November 14th, 2011 at 6:11 PM ^

How does that make any sense?

Other college football program: Mike, we feel your time as a QB at Penn State instilled a lot of good football and life skills in you.  You could be a great contributor on our staff.  However, you bashed in the skull/ratted out (whatever you would have done in the situation) of a someone who you caught in the act of molesting a child.  Sorry, we just can't have you on our staff.


November 14th, 2011 at 5:19 PM ^

also his handle together with the unmarked sarcasm remind of the official slogan of andrew jackson's hermitage estate:

Andrew Jackson, the Douchey President

(just kidding, sort of. the hermitage is exceptional in that it pulls no punches about jackson being an asshole in thinking of his slaves as chattels.)


November 14th, 2011 at 4:57 PM ^

that poor boy from Sandusky.  But this article made me look deeper to see if the extremeness of that situation and no one else being there to help would be what it would take to motivate me.  Would I have stopped what I was doing to hunt down the pit bull or persist with the video game provider?  I hope I can recall this article the next time I see a situation that I can too easily pass by as someone else's problem.  Thank you for bringing this article up.  A better perspective that makes what McQueary and the PSU administration didn't do that much worse.


November 14th, 2011 at 7:17 PM ^

This article gives a good overview of why McQueary (or anyone else who sees a mentor/authority figure performing a crime) doesn't automatically immediately become a "hero" and put a quick end to any (real or perceived) criminal act, even heinous ones.


Some key quotes:

"“The human mind has the capacity to spin anything to suit what we want to believe,” Dr. Lubit goes on. “So you make excuses to yourself. ‘There must be some other explanation.’


"Humans are programmed to not question authority, Dr. Lubit says. Men are especially hierarchical, particularly when they work in organizations made up largely of other men."

In short, as you noted, it takes real active effort to shake yourself out your pre-conceived notions/natural caution and DO something, especially immediately.  That's why you always hear cops/soliders/first responders say "The training kicked in" when the respond have some disaster/crime - without that training building up their mind, they would likely not have any idea what to do, so would most likely do nothing.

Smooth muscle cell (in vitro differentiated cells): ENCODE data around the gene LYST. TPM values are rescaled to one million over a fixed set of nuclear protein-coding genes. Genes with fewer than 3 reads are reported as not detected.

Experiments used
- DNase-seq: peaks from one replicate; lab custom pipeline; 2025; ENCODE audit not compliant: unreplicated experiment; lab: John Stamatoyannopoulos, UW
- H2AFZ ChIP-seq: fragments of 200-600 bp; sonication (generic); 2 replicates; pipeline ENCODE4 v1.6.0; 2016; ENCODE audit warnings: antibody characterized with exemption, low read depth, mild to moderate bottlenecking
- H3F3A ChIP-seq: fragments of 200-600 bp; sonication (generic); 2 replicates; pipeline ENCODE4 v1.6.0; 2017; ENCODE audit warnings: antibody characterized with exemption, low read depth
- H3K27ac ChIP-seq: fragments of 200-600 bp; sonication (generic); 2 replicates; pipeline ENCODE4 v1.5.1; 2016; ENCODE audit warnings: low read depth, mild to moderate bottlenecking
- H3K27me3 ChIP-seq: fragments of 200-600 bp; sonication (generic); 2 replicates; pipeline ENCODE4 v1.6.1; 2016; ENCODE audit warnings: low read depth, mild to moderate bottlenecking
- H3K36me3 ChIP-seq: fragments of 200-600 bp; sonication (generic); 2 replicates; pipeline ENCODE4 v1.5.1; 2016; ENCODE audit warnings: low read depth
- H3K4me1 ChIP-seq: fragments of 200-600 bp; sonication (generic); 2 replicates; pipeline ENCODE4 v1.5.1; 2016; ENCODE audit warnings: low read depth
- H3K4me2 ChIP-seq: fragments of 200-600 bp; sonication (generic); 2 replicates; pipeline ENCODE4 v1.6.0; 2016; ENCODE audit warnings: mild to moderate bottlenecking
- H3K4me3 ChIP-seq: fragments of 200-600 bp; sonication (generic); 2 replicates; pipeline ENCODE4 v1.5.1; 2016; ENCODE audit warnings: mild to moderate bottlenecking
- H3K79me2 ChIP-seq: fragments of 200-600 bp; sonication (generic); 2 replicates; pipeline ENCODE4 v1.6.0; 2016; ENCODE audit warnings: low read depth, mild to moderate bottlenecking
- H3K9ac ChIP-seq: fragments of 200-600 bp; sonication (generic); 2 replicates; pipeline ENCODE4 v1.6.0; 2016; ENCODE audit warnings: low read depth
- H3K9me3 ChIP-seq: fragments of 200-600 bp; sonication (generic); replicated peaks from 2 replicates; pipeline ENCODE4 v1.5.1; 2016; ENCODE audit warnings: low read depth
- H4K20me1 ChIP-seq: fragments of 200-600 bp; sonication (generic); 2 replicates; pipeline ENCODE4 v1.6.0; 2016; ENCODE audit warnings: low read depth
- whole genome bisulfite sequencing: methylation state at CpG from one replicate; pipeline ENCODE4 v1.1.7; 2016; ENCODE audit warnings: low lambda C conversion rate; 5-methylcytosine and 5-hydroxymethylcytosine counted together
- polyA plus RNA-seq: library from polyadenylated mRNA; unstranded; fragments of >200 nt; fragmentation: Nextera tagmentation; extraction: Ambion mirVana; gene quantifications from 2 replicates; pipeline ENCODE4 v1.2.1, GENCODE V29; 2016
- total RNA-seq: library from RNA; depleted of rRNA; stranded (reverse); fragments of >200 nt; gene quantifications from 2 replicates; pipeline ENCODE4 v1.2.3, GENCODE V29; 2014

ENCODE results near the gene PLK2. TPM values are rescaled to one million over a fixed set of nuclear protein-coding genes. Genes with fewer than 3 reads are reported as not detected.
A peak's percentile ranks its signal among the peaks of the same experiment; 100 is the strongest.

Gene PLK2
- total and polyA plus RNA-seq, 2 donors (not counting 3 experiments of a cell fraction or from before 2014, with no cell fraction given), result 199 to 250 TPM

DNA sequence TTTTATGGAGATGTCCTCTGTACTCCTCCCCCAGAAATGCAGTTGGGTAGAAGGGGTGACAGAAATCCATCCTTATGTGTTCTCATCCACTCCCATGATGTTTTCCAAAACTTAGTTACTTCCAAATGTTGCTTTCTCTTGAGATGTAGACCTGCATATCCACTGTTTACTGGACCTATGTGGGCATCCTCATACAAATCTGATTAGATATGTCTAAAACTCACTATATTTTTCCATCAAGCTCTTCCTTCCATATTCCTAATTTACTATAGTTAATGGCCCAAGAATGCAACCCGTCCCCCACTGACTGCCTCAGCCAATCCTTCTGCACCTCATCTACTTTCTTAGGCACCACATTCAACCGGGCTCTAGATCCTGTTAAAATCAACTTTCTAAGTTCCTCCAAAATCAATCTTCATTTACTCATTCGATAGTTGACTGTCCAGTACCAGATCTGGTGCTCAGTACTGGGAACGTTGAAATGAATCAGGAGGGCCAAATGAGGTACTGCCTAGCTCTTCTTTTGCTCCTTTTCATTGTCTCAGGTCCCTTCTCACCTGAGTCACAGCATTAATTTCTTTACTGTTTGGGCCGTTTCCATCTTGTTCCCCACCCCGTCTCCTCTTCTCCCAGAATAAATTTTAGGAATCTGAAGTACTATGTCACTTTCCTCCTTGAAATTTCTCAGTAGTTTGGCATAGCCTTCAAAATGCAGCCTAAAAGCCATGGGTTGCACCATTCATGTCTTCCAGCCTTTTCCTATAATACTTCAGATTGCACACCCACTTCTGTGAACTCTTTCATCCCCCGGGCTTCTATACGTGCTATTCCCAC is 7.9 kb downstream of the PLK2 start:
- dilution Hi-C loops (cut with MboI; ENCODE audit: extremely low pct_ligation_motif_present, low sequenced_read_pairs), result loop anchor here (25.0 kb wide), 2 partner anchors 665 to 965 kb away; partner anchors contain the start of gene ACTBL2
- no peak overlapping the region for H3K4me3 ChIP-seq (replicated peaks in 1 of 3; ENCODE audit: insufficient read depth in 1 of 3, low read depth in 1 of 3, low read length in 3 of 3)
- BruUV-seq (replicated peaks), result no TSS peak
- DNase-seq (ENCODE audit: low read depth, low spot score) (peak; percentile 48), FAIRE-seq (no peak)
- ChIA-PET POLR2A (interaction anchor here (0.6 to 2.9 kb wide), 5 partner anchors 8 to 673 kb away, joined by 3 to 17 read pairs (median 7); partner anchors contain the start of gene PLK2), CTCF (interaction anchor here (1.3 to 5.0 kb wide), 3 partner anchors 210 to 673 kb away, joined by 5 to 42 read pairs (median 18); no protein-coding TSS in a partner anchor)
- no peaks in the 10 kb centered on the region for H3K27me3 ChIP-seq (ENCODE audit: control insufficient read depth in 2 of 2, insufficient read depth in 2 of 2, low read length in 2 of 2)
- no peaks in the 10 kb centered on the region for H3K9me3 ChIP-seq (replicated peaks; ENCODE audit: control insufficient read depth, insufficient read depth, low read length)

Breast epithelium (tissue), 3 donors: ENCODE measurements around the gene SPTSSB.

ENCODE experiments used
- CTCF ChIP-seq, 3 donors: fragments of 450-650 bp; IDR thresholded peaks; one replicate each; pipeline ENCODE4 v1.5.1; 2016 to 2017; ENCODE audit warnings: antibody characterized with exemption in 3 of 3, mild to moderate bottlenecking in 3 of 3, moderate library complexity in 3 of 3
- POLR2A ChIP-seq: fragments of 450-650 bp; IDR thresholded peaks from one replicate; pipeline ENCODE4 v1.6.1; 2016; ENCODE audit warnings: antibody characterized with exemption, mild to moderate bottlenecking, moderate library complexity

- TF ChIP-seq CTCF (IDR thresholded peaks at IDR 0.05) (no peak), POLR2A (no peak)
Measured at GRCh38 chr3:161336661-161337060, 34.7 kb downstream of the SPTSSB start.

November 14th, 2011 at 5:21 PM ^

I haven't read the grand jury stuff or any of the other details, but in this piece it claims Sandusky was in the act of raping this kid when McQueary walked in (which in my mind means forced sexual intercourse).  Fucking a kid against his will is (I can only imagine) going to involve some serious brutality and probably plenty of screaming, thrashing, crying, bleeding etc. on the part of the kid.  That doesn't seem like something you would label as simply "inappropriate".  It also isn't the kind of thing that I could see anybody walking away from.

On the other hand, some level of creepy/illegal touching in the shower or even just a dude alone in the shower with a kid (especially being perpetrated by a guy like Sandusky who was up until then a very respected figure) seems like the kind of thing that could be cause for confusion and "What the fuck do I do now?" questions. 

Not to say the latter scenario exonerates McQueary, but it does seem like a very different situation than seeing somebody push a kid (or anyone for that matter) up against the wall and force intercourse on them.  I don't see how anyone could ever ignore that kind of violence and physical harm being perpetrated on somebody, nor could I see any doubt about what was going on.  On the other hand, if that isn't what happened, these articles (and I've read others using the same verbiage) should probably be more specific about what McQueary walked away from.

Blue in Seattle

November 14th, 2011 at 6:25 PM ^